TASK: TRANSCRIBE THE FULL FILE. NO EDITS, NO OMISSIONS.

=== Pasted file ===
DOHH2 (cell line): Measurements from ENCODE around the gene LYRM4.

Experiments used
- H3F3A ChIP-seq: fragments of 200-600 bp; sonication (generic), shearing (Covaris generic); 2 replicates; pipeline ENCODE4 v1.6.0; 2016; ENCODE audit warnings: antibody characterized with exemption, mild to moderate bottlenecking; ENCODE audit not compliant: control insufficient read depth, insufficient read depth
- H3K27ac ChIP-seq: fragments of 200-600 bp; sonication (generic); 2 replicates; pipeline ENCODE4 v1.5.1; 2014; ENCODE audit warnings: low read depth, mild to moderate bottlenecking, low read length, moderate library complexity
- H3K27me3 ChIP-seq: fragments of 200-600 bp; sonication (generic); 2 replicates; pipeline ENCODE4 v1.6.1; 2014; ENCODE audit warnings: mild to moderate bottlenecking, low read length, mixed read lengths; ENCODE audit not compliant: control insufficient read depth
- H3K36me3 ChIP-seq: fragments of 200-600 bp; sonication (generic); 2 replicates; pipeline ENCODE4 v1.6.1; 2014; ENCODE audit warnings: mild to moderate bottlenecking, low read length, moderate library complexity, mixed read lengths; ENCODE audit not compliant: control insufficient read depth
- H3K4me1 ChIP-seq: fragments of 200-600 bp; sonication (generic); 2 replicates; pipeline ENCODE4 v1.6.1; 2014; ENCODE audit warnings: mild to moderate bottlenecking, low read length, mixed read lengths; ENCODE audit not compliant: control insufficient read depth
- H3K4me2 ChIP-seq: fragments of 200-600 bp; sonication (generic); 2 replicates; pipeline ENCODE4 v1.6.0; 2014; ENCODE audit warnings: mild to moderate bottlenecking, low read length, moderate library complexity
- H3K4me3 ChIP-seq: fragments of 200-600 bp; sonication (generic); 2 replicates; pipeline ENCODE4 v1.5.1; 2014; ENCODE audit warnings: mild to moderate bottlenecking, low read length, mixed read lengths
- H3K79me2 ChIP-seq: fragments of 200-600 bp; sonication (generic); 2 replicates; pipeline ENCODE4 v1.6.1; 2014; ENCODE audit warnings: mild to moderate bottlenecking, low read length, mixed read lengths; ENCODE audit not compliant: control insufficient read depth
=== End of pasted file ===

DOHH2 (cell line): Measurements from ENCODE around the gene LYRM4.

Experiments used
- H3F3A ChIP-seq: fragments of 200-600 bp; sonication (generic), shearing (Covaris generic); 2 replicates; pipeline ENCODE4 v1.6.0; 2016; ENCODE audit warnings: antibody characterized with exemption, mild to moderate bottlenecking; ENCODE audit not compliant: control insufficient read depth, insufficient read depth
- H3K27ac ChIP-seq: fragments of 200-600 bp; sonication (generic); 2 replicates; pipeline ENCODE4 v1.5.1; 2014; ENCODE audit warnings: low read depth, mild to moderate bottlenecking, low read length, moderate library complexity
- H3K27me3 ChIP-seq: fragments of 200-600 bp; sonication (generic); 2 replicates; pipeline ENCODE4 v1.6.1; 2014; ENCODE audit warnings: mild to moderate bottlenecking, low read length, mixed read lengths; ENCODE audit not compliant: control insufficient read depth
- H3K36me3 ChIP-seq: fragments of 200-600 bp; sonication (generic); 2 replicates; pipeline ENCODE4 v1.6.1; 2014; ENCODE audit warnings: mild to moderate bottlenecking, low read length, moderate library complexity, mixed read lengths; ENCODE audit not compliant: control insufficient read depth
- H3K4me1 ChIP-seq: fragments of 200-600 bp; sonication (generic); 2 replicates; pipeline ENCODE4 v1.6.1; 2014; ENCODE audit warnings: mild to moderate bottlenecking, low read length, mixed read lengths; ENCODE audit not compliant: control insufficient read depth
- H3K4me2 ChIP-seq: fragments of 200-600 bp; sonication (generic); 2 replicates; pipeline ENCODE4 v1.6.0; 2014; ENCODE audit warnings: mild to moderate bottlenecking, low read length, moderate library complexity
- H3K4me3 ChIP-seq: fragments of 200-600 bp; sonication (generic); 2 replicates; pipeline ENCODE4 v1.5.1; 2014; ENCODE audit warnings: mild to moderate bottlenecking, low read length, mixed read lengths
- H3K79me2 ChIP-seq: fragments of 200-600 bp; sonication (generic); 2 replicates; pipeline ENCODE4 v1.6.1; 2014; ENCODE audit warnings: mild to moderate bottlenecking, low read length, mixed read lengths; ENCODE audit not compliant: control insufficient read depth